All of this is done in a spirit of cooperative enquiry and (more or less) humility. No one can claim to know more than anyone else on the basis of some externally-granted “authority” – a scientist must be able to back his or her hypotheses with solid, provable facts.

I’m not a scientist, but I use the classic scientific method in my job every day: Does this work? If not, why not? What went wrong? Test one variable at a time til you find out where the problem is, then fix it. It’s a simple logic which can be usefully applied in many areas of life.

Given our professional and personal biases (and our penchant for arguing about EVERYTHING), Enrico and I have raised our daughter to prize inquiry, and not to grant authority blindly. We would be hypocrites if we had not encouraged Ross to think for herself and ask questions – to which we always gave grown-up answers.

This isn’t a totally easy way to raise a teenager: “Why do I have to be home at midnight?” In a family like ours, “Because I’m the mom and I said so!” doesn’t cut it. In Ross’ most exhausting, argumentative moments, I have gritted my teeth and consoled myself that: “At least I know she’s not going to do something stupid just because her friends are doing it.”

And, mostly, she hasn’t. We raised her to think for herself, and she does think – and, most of the time, she comes to very sensible conclusions.

If Ross called herself an atheist simply in imitation of me and her father, I’d have no reason to boast of her independence of mind. Perhaps at 18 she hasn’t put as much thought into her beliefs as we have, but I don’t think she’s merely parroting us. She knows that she is welcome – encouraged! – to explore what others believe (Woodstock is an excellent venue for that), and decide for herself what she thinks of it all. Her father and I remain open to discussion. Ross is no fool, and very likely someday she’ll persuade me to something I hadn’t previously agreed with. It wouldn’t be the first time.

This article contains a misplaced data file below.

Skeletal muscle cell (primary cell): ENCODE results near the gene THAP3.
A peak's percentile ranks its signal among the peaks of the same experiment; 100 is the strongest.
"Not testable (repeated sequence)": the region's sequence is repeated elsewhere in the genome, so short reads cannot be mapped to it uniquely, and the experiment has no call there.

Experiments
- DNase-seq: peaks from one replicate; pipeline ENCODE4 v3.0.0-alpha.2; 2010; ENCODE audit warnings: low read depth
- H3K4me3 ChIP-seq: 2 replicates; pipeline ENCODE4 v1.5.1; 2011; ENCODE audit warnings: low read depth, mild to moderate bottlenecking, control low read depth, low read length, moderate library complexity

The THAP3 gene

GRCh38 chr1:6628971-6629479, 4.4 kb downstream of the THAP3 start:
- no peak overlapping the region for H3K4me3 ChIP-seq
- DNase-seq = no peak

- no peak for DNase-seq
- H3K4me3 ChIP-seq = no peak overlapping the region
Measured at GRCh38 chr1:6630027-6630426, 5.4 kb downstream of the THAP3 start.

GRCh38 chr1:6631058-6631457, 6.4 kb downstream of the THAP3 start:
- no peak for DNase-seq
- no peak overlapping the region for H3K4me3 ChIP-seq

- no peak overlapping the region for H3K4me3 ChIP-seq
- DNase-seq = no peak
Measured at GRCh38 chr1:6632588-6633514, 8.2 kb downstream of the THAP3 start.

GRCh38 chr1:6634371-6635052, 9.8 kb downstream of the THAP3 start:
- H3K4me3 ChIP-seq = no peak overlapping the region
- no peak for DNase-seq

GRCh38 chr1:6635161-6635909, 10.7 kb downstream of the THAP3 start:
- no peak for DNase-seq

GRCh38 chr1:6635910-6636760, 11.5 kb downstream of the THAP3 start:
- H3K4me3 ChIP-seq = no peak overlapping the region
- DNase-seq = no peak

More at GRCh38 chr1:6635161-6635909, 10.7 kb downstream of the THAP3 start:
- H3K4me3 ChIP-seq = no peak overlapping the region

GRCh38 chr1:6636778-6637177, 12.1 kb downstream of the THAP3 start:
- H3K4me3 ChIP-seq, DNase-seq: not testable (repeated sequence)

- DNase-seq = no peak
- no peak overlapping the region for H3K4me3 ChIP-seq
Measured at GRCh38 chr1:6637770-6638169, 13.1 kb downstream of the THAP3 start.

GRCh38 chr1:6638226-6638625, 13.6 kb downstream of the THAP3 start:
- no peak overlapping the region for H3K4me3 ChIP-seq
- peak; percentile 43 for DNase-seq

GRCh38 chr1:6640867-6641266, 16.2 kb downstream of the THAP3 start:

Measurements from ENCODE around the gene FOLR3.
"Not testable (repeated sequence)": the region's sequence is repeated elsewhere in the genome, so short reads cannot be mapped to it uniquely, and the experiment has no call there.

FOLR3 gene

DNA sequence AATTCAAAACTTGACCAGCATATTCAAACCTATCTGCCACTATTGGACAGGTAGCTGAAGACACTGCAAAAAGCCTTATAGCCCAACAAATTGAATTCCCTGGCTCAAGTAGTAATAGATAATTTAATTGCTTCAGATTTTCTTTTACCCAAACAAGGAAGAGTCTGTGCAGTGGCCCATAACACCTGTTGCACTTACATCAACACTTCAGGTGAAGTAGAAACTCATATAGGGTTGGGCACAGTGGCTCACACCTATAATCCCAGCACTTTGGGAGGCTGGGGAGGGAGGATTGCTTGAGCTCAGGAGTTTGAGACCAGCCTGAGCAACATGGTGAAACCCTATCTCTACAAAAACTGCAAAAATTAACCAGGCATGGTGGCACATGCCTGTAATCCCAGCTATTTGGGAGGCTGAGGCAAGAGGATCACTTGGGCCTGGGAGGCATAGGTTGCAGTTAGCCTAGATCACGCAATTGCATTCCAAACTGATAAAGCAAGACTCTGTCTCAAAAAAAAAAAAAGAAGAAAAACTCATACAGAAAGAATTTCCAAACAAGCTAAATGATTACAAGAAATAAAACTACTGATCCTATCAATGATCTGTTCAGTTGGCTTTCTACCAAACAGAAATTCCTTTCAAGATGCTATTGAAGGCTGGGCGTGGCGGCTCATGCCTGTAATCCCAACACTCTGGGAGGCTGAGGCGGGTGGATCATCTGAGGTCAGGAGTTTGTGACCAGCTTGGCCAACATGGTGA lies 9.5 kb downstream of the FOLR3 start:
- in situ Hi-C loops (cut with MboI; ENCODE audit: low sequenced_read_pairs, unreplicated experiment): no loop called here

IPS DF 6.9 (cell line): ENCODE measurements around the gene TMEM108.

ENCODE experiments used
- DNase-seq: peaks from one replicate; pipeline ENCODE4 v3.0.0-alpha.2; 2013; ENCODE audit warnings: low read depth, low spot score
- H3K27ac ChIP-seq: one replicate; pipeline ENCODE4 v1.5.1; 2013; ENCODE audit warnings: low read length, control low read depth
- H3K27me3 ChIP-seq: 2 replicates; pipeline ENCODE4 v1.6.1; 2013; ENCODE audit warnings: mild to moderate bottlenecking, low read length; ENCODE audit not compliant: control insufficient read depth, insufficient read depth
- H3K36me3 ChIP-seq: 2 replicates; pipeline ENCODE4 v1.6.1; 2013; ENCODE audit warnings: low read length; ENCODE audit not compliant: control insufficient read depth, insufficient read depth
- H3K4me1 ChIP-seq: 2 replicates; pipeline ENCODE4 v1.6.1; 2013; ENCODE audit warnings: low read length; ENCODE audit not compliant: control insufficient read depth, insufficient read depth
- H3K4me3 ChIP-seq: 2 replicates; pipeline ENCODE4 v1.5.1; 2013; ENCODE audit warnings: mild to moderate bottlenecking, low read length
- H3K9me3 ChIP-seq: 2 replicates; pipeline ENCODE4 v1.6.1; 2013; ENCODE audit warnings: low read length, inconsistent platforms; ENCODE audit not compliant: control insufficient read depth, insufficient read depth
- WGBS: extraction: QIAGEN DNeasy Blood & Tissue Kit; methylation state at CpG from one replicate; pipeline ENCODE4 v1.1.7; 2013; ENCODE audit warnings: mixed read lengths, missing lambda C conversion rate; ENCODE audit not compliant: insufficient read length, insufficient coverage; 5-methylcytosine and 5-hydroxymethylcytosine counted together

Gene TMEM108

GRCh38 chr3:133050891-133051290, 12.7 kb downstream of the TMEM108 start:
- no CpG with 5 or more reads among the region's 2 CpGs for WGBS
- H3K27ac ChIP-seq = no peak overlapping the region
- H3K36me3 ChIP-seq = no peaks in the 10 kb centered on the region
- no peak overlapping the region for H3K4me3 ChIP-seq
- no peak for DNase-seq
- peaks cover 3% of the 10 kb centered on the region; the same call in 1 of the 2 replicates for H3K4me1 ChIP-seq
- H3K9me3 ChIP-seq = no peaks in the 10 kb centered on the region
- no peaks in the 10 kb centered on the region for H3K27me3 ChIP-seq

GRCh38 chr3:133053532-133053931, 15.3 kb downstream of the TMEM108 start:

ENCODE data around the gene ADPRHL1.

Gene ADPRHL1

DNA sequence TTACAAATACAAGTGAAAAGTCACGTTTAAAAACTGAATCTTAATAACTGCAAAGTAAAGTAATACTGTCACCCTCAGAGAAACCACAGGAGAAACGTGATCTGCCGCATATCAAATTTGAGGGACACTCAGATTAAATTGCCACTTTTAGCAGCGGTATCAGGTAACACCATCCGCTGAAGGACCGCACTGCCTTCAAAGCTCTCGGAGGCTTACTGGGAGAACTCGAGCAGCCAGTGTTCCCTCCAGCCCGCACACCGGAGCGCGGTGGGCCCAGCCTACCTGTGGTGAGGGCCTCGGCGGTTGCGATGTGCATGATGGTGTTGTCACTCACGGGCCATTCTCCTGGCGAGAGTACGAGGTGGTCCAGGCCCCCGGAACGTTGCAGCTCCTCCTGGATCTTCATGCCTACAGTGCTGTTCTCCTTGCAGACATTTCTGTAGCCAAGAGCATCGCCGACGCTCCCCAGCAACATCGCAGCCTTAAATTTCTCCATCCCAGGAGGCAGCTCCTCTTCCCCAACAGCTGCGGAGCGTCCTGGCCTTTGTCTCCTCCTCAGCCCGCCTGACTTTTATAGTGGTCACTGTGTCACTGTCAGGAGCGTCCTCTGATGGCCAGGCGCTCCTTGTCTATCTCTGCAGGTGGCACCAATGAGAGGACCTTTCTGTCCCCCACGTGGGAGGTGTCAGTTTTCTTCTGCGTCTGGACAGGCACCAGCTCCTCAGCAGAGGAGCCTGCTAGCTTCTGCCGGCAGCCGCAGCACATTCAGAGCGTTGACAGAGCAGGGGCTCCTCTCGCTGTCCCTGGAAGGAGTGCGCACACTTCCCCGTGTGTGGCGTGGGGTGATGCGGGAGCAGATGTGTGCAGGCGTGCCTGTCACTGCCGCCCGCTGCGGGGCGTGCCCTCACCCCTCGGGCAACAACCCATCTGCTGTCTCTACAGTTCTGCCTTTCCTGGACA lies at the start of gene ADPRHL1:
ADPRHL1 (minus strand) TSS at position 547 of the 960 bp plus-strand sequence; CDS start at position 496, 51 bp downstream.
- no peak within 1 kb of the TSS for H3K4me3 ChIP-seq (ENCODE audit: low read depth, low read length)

17 thoughts on “Raising a Non-Believer

  1. Alice Twain

    I am not sure on whether she has already given the whole religion thing in.depth thought or not. Personally, the period during which I gave this subject the most consideration was earlier than that. I have more or less the same religious background as Ross: essentially none. Most of my family members are agnostics, the exception being one of my grandfathers who was atheist. They did not force.feed their religious believes (or non-believes) to me: I was not baptized on the basis that I ought to find my way and decide for myself. I started questioning the whole religious problem at about 12: I never felt particularly compelled towards Christianism or any kind of monotheism, but in the very end what made me decide that I am an atheist indeed is not just the fact that I can’t share the morals of most religions, and in particular of the three big monothiestic ones: it’s the fact that I simply can’t believe that there is any tiny possibility that a divinity may exist. No way! (For me, at least.) On the other hand, at times I have a sort of pantestic, pagan attitude that is not yet religion or belief on a superior anything: we are all part of this wonderful and extremely complicated thing that is the univers, but I do not in the least believe that this is a “goddity” because it has no selfconscience: it just exists and we must respect it (and live on). All of this elaboration strated at about 12, as I have said, and was already finished at 18. So, don’t trust the fact that Ross may NOT have given long and in.depth consideration to this issue: she may have! ^__^